For low vision specialists and those who consult them
Low vision session at the world ophthalmology congress
June 8, 2010Posted by on
I have spent this afternoon at the International Society of Low Vision Rehabilitation Research symposium at the World Ophthalmology Congress in Berlin. The WOC is a huge clinical ophthalmology meeting with the biggest drug company marketing area I have ever seen!
Ruth van Nispen from Holland opened the session speaking on which medical conditions (including those causing visual impairment) impact on quality of life over time. She found that quality of life was most likely to decline in stroke, asthma, chronic obstructive pulmonary disease, or visual acuity loss.
The next speaker, Dr Burggraff (also from the Netherlands) examined whether training improves reading performance with CCTV magnifiers. She used a randomised trial model where subjects either received training in the CCTV use or just the delivery instructions. She found an improvement in Reading performance in both the trained and control groups, although the improvement was no better in those who had training.
Ger van Rens spoke further on the same study, examining changes on quality of life after CCTV training. He reported that 35% of the participants in the study had clinical depression (twice that in the non-visually impaired population of the same age). He found an improvement in the reading scale of a quality of life questionnaire for all of those with a CCTV, but again no benefit of the extra training group.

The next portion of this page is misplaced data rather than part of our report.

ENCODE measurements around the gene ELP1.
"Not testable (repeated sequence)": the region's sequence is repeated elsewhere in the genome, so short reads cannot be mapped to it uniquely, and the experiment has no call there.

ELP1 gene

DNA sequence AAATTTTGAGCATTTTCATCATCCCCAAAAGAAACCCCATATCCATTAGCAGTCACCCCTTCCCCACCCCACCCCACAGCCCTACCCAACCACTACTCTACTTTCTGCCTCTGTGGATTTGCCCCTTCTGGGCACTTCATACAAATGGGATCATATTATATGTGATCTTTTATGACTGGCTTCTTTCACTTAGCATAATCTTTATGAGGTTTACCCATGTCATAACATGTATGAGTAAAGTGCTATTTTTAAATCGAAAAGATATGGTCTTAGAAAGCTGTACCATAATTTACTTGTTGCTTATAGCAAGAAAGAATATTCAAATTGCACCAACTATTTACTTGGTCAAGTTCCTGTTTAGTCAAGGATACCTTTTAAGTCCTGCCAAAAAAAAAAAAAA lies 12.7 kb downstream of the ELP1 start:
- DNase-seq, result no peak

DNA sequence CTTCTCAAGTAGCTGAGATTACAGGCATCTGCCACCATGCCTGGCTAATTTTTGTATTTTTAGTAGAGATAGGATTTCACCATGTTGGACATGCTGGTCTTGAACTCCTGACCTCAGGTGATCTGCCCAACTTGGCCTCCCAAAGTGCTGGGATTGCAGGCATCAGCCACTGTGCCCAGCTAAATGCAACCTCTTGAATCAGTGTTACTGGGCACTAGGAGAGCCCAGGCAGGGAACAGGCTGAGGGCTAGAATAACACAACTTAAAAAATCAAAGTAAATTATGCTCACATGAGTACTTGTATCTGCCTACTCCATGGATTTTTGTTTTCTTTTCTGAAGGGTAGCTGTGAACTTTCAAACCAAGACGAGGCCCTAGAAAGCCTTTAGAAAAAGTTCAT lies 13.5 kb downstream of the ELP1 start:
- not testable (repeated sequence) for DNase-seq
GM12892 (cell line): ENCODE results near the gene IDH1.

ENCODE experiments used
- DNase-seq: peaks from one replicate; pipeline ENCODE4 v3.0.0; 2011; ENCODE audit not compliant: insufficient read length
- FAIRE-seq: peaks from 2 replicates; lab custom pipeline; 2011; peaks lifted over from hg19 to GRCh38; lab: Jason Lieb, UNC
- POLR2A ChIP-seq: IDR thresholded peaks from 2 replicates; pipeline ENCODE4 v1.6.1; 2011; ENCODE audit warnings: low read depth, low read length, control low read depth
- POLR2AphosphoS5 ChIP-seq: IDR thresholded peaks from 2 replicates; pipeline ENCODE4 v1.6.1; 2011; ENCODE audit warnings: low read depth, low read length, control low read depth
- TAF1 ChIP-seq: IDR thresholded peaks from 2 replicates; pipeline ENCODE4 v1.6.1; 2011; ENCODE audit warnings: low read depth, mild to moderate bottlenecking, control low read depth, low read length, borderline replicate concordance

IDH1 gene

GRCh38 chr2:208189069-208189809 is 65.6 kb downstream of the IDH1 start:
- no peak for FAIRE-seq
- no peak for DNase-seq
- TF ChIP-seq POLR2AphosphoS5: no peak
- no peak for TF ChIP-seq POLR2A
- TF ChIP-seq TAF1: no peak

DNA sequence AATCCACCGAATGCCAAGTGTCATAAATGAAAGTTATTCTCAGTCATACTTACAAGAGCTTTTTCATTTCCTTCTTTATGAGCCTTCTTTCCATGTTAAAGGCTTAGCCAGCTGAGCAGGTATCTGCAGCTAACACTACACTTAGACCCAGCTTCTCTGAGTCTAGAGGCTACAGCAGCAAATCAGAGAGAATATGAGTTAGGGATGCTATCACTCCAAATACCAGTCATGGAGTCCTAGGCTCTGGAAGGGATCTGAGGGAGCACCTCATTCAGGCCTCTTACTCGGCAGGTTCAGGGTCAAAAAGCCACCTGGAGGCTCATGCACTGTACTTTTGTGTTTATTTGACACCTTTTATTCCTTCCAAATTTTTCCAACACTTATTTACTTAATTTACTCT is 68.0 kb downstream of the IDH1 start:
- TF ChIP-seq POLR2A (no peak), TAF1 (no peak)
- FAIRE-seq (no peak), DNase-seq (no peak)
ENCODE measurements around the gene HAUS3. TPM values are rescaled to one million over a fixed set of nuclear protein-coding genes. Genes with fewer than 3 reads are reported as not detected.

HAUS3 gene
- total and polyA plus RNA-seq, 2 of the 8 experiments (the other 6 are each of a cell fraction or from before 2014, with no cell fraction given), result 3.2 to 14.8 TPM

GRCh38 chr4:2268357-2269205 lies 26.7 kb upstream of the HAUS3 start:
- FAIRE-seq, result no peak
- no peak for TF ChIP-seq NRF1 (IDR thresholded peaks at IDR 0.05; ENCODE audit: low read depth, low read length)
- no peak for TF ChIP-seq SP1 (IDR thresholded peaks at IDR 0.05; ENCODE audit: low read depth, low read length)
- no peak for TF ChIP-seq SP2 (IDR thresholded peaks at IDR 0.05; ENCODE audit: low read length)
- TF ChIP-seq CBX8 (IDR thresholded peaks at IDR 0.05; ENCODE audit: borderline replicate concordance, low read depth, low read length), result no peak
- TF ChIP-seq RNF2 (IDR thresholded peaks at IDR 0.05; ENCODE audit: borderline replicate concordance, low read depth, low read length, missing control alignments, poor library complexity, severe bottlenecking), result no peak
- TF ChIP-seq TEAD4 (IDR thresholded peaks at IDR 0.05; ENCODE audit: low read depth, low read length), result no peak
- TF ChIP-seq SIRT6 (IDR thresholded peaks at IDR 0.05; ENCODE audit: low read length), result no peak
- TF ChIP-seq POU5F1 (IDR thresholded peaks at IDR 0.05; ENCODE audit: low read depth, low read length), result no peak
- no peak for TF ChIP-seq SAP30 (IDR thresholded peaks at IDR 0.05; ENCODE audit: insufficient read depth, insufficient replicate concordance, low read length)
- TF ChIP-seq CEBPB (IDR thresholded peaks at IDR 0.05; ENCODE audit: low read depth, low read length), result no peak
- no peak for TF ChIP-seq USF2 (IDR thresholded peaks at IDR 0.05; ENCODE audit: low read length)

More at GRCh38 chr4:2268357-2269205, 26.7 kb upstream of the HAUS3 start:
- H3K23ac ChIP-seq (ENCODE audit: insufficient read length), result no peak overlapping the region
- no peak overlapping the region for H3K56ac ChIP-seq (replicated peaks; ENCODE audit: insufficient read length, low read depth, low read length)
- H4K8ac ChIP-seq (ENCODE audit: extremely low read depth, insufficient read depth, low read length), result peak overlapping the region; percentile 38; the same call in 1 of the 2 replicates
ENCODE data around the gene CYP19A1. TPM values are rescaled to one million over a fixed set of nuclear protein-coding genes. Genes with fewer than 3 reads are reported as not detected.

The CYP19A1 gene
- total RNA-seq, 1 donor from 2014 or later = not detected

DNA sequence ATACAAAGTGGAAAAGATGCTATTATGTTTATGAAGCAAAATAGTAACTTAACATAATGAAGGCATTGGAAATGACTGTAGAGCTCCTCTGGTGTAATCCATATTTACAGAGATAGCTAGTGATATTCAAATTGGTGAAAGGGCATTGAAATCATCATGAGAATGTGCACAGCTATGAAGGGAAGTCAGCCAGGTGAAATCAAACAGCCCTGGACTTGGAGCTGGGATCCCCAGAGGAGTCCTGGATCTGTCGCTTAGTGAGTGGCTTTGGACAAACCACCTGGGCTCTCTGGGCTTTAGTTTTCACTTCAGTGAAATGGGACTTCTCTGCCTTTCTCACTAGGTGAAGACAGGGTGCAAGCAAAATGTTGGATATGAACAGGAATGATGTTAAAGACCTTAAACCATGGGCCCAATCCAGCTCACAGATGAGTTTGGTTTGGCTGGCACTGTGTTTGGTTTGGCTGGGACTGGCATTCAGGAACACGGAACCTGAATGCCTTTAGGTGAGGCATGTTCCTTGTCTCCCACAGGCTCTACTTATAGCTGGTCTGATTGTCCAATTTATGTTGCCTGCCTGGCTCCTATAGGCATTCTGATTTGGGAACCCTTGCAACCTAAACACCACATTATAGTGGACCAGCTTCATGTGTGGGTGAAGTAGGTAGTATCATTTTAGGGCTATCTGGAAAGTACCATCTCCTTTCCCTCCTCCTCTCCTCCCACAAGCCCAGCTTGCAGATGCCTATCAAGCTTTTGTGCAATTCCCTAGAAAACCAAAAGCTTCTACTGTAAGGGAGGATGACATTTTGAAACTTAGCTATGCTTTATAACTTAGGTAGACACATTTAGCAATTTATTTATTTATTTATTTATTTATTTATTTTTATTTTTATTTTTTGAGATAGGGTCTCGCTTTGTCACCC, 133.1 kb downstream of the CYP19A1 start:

Next, Gary Rubin from London gave an overview of low vision work in the uk. He pointed out this was an impossible task in ten minutes! He classified the research done into five categories: basic research (such as functional magnetic resonance imaging of the visual cortex); prevalence and economic burden of eye disease; low vision devices; development of new tools for assessing low vision outcomes; and the effectiveness of low vision services. It is clear there is a large volume of high quality work in low vision research in Britain.
Following this, I presented some of my own research on the development and use of the preferred retinal locus in macular disease, much of which was performed with Gary Rubin.
The last speaker presented results of a dutch translated version of the Massof Activity Inventory. The British stereotype of Dutch people is that they speak perfect English in any case, but of course it is important for instruments like this to be usable in every language.
Aside from this session, there is not much low vision at this meeting, so I only attended for one day. It’s not really my meeting– I’m not an ophthalmologist– and despite all the sponsorship attendance costs €250/day: one of the most expensive meetings I’ve ever been to. The conference bag is quite nice though.